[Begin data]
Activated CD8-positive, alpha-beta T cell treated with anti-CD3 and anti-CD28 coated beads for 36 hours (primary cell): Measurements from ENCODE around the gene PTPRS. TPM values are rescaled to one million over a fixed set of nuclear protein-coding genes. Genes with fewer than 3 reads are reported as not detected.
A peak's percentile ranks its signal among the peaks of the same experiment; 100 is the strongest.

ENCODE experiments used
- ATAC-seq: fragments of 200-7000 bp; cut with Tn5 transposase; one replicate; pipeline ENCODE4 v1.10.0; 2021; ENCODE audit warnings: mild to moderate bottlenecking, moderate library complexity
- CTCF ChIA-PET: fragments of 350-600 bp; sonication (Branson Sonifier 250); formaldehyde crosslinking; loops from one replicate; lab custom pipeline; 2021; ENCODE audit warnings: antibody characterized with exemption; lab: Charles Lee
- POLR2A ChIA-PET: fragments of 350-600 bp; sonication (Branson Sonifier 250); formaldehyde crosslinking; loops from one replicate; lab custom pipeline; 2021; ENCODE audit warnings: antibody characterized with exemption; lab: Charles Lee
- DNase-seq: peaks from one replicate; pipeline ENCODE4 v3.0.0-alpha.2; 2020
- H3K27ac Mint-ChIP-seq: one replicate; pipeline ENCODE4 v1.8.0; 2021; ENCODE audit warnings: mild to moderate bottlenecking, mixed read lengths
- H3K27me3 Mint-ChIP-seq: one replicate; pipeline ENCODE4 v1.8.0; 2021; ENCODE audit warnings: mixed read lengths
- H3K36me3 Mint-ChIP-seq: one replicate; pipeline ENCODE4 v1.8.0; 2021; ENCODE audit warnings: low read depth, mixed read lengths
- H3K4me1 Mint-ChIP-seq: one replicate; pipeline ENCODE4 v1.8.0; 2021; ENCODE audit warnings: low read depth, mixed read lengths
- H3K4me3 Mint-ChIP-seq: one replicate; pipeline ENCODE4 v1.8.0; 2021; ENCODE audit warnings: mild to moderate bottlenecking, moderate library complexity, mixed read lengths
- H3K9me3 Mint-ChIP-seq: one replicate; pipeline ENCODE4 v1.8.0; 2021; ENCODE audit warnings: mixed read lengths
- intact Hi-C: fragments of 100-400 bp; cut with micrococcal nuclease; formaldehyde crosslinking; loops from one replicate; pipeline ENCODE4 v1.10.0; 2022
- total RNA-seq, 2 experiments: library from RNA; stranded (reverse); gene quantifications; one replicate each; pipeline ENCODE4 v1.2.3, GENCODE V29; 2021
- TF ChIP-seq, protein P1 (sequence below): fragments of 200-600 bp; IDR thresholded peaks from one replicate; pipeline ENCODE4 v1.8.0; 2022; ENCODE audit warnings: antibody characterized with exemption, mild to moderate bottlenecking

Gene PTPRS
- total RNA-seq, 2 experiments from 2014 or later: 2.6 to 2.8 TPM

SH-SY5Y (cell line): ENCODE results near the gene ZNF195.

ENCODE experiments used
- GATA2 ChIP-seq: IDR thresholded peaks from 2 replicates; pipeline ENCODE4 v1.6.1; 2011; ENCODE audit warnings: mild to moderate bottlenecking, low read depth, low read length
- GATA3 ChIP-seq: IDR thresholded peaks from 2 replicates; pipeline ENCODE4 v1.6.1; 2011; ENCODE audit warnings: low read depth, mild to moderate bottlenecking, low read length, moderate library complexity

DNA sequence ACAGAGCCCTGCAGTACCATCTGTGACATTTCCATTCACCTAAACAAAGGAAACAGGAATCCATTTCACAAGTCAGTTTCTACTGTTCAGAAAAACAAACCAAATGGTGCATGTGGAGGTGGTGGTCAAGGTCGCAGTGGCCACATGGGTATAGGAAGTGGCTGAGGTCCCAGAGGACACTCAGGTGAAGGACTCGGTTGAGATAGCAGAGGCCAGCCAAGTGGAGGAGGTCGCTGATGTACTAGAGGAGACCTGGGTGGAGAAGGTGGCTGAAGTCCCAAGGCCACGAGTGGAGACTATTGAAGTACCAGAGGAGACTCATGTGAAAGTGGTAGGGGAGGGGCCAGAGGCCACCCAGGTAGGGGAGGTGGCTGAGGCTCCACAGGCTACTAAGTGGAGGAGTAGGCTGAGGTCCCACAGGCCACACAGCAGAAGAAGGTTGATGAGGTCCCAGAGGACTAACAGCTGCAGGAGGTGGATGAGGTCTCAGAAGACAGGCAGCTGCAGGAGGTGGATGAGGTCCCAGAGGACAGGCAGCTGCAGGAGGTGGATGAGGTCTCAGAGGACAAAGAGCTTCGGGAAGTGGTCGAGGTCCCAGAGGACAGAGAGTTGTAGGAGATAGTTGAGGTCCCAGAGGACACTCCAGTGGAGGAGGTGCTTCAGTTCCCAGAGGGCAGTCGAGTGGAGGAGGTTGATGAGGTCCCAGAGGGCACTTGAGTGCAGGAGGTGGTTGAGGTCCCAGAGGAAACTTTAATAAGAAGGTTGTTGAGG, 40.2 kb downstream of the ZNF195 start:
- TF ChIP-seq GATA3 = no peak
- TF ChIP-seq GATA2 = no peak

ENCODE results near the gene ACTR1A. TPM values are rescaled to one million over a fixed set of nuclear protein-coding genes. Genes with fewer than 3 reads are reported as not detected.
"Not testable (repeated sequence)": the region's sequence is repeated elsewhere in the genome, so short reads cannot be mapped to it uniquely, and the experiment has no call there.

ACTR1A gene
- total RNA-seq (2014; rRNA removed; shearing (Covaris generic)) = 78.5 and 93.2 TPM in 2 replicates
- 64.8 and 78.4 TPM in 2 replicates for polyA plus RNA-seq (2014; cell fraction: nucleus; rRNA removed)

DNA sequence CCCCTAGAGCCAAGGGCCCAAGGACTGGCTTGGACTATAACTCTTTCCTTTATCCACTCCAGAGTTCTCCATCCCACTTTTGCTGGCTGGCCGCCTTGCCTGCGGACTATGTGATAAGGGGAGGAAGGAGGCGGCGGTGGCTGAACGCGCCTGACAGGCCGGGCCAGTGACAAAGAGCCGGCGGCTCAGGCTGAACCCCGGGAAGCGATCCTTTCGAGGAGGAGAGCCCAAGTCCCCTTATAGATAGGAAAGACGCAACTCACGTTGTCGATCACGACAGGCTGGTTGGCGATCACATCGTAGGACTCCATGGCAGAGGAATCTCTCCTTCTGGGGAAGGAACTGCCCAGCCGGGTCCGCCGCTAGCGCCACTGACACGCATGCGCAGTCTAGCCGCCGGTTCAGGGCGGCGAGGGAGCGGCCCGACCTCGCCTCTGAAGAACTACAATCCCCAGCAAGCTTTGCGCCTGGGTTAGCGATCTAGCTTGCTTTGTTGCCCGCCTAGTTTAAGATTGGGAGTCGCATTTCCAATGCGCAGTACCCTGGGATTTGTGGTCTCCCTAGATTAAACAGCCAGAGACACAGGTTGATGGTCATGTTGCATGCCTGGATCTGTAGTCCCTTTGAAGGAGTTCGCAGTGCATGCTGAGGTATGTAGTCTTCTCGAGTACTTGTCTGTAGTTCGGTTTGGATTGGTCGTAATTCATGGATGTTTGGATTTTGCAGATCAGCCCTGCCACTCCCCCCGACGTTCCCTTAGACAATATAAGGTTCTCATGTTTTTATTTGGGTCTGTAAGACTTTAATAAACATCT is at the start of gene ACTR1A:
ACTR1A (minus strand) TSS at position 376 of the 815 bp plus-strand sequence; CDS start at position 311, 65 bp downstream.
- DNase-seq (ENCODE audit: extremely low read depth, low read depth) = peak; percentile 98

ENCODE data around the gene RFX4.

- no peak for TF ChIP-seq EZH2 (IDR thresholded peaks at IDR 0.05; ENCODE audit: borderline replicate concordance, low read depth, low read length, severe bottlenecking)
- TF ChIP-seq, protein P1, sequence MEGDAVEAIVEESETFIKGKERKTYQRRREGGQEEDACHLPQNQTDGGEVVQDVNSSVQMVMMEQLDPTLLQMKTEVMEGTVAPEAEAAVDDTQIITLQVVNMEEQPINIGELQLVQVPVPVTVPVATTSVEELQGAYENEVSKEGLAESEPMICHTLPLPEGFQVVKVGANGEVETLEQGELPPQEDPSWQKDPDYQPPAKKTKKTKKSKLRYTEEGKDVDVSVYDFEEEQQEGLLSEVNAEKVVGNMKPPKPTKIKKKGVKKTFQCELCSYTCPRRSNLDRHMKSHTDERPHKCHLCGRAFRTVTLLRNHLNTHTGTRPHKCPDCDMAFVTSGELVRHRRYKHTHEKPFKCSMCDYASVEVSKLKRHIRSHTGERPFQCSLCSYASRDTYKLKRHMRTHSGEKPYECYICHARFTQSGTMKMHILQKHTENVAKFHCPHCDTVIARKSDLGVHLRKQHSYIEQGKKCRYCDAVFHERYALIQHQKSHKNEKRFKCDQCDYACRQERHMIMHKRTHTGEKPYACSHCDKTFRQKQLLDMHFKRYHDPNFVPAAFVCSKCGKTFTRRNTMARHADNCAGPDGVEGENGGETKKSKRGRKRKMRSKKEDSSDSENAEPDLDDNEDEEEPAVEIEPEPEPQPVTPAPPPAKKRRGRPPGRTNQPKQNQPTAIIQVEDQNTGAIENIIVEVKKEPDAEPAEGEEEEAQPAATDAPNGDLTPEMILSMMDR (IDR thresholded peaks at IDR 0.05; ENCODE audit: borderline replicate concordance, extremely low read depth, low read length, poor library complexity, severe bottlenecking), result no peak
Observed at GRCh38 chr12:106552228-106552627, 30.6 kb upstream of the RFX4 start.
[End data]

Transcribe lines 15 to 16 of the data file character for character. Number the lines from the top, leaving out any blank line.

- total RNA-seq, 2 experiments: library from RNA; stranded (reverse); gene quantifications; one replicate each; pipeline ENCODE4 v1.2.3, GENCODE V29; 2021
- TF ChIP-seq, protein P1 (sequence below): fragments of 200-600 bp; IDR thresholded peaks from one replicate; pipeline ENCODE4 v1.8.0; 2022; ENCODE audit warnings: antibody characterized with exemption, mild to moderate bottlenecking